Exploring hybrid spaces through an informal science learning programme

Azim Premji University,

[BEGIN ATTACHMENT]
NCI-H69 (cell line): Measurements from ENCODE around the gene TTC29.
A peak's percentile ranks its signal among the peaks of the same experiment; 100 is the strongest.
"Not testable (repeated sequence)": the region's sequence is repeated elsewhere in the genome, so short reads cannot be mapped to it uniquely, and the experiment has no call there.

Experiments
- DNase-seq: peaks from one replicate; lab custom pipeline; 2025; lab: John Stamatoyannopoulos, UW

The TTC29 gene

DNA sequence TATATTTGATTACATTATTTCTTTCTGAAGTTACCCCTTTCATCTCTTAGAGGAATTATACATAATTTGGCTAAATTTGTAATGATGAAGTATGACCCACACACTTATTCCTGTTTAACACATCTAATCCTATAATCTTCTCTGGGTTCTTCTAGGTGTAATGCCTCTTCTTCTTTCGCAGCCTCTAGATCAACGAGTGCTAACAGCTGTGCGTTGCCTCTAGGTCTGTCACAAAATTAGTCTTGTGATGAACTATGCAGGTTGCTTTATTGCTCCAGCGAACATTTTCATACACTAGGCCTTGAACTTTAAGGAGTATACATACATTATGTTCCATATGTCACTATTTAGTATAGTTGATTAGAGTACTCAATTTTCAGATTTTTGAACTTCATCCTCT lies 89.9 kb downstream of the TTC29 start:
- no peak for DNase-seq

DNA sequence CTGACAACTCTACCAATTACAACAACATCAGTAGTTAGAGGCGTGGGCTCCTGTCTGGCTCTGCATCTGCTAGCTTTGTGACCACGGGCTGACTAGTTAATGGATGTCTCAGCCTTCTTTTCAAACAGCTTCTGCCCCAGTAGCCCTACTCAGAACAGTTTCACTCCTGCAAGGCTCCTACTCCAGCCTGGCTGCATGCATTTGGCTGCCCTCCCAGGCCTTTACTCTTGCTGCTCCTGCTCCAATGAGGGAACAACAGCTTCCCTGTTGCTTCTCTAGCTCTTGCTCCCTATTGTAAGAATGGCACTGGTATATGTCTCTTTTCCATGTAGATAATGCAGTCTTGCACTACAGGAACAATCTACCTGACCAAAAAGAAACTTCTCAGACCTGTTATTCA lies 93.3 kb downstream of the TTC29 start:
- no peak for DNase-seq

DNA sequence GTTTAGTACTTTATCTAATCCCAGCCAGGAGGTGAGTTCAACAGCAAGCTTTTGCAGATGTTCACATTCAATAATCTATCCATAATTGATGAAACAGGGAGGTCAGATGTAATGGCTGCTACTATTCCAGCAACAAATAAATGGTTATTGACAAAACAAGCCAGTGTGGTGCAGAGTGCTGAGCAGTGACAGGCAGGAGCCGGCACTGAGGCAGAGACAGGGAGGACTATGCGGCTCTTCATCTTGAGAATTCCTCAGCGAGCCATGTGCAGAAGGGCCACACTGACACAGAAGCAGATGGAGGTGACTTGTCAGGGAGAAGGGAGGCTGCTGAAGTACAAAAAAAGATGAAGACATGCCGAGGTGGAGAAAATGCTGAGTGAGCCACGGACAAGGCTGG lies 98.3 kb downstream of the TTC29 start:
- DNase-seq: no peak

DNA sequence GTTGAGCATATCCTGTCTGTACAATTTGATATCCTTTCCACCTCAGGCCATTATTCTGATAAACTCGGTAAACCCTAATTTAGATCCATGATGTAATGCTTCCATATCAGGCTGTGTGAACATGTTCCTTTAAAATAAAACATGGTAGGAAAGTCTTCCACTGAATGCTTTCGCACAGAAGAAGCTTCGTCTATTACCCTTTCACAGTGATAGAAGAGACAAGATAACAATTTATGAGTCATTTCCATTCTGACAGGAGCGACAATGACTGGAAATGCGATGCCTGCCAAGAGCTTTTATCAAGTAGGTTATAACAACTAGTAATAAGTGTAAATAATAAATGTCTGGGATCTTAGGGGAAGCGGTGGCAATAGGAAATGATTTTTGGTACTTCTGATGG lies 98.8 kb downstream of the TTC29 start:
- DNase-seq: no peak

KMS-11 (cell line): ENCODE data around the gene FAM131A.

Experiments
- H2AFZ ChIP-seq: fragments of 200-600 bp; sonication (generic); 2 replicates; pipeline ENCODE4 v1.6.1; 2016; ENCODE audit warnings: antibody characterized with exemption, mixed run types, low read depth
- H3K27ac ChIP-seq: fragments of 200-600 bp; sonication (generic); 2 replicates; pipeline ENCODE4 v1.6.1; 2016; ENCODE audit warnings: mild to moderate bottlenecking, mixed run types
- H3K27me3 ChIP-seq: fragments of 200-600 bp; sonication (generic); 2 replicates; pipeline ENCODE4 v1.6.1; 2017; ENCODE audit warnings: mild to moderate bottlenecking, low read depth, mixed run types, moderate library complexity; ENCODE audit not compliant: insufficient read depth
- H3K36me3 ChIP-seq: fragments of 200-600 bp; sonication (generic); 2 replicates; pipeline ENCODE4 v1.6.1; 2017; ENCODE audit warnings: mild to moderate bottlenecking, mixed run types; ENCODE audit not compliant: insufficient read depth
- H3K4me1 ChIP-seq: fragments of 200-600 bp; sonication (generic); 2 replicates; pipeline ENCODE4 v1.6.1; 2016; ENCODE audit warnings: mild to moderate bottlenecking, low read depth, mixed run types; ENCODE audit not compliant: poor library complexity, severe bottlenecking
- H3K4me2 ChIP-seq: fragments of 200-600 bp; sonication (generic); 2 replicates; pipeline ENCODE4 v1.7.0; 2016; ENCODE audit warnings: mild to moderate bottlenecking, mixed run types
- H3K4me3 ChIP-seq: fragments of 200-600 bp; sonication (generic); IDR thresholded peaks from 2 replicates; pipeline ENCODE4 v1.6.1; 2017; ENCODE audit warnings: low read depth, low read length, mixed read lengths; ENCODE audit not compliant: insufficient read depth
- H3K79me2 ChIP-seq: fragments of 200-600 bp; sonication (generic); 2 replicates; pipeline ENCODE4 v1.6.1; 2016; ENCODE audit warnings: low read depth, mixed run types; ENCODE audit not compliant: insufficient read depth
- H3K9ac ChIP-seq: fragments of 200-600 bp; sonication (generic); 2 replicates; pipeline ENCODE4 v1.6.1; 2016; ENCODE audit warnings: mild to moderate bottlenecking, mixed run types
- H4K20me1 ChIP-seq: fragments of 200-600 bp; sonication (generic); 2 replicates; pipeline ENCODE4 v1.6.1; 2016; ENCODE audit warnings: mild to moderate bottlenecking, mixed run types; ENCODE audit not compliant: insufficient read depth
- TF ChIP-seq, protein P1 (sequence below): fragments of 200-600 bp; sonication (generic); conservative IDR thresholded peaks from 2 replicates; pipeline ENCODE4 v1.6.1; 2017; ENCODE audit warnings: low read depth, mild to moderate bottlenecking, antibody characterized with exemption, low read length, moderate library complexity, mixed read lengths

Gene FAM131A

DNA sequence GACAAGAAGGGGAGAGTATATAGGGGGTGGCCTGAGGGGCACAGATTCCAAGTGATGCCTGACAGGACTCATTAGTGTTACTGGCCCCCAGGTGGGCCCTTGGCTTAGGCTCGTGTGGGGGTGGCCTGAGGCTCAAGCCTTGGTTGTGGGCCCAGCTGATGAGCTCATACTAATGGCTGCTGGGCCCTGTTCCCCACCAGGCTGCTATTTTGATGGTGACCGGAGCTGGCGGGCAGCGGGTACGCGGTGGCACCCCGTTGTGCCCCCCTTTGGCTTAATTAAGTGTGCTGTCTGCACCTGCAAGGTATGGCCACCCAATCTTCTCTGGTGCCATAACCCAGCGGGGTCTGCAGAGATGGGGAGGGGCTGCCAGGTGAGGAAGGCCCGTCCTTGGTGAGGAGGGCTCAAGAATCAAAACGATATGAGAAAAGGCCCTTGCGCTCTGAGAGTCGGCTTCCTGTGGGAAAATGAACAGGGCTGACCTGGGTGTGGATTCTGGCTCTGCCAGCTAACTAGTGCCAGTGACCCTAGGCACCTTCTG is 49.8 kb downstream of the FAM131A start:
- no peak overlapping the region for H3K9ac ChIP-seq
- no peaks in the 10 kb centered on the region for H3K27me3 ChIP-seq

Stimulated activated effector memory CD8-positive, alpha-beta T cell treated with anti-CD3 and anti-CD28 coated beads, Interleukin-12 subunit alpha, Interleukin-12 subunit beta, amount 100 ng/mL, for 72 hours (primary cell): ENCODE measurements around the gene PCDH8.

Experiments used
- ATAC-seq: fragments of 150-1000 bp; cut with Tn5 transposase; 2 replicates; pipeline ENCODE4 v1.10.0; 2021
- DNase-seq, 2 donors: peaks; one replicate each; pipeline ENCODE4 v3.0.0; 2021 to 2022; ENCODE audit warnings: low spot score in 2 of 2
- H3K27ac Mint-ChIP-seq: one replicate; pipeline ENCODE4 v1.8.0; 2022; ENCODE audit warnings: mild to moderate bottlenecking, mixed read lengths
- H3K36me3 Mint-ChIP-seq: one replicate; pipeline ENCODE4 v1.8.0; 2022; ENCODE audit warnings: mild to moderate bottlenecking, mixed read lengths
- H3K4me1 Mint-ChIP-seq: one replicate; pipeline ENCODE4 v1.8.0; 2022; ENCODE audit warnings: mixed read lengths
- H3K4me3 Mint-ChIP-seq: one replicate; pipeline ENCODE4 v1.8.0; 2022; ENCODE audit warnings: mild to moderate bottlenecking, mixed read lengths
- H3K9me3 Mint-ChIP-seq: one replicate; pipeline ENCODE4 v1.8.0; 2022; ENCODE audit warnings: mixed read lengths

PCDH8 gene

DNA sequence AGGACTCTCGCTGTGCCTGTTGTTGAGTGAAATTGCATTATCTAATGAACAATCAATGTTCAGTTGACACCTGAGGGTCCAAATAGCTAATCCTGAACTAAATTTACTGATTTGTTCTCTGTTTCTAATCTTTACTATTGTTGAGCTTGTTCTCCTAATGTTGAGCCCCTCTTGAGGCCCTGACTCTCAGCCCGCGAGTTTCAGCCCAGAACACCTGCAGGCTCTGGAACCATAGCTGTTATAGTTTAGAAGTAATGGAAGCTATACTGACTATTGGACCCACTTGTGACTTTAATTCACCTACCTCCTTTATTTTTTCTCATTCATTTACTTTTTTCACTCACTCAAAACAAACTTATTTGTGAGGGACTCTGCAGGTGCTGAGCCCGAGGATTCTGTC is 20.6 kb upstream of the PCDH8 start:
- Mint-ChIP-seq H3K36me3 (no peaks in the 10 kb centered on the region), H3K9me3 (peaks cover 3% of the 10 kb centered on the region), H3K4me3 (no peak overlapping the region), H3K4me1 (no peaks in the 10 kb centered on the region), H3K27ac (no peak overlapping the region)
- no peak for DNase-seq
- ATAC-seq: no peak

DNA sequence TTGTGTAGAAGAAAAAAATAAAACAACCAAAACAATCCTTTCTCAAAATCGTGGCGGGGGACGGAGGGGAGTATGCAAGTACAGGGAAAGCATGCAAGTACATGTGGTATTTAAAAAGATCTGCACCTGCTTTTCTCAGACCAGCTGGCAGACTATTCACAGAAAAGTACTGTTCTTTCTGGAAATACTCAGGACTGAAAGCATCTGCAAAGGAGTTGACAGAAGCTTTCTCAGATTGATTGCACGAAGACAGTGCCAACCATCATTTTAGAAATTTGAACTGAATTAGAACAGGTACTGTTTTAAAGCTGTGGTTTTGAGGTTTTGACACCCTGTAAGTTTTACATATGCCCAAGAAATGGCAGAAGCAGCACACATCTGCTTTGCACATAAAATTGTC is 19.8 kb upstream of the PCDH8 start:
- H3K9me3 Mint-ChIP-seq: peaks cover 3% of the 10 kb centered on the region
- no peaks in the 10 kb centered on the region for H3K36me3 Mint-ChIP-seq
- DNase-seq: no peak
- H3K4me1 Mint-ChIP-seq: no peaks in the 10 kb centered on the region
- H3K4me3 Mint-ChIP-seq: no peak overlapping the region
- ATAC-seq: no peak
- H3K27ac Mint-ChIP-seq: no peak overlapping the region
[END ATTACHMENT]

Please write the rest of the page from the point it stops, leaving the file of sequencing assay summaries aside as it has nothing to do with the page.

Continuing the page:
This paper explores the construction of hybrid spaces through the observation of middle school children engaged in short science projects in an informal science learning programme. Hybrid spaces are not just physical structures, but refer to contexts, relationships and knowledges developed by children as their social worlds and identities merge with the normative expectations of school science. Hybrid spaces have been characterised in three different ways: as a convergent space between academic and traditionally marginalized knowledges and discourses; as a navigational space, or a way of crossing and succeeding in different discourse communities; and as a space of cultural, social and epistemological change where competing knowledges and discourses challenge and reshape both academic and everyday knowledges. (Moje et al., 2004; Barton et al., 2008). This paper characterises such hybrid paces by analysing activities of children working on short projects in the broad area of: Trees, plants and insects’, during a summer camp held at the Azim Premji University. Children seemed to primarily use the third space’ to navigate between different funds of knowledge and succeed in science. They developed science artefacts such as scrapbooks and a children’s magazine, and negotiated new roles for participating and expressing their developing science identities. They also brought in local knowledge and activities from their home contexts such as gardening, cooking and socialisation with members of their own and wider community. Informal settings help in the negotiation, construction and development of these hybrid spaces, and is particularly meaningful for children who otherwise see science as being alien and outside their everyday lives. Children brought different funds of knowledge into their participation and discussions from both their formal and informal experiences linked to science. Children decided their own trajectory of learning experiences in consultation with the facilitator. This paper also describes various possibilities in informal settings and learning experiences within and outside formal school settings, which help children explore and engage more deeply with their developing interests in science.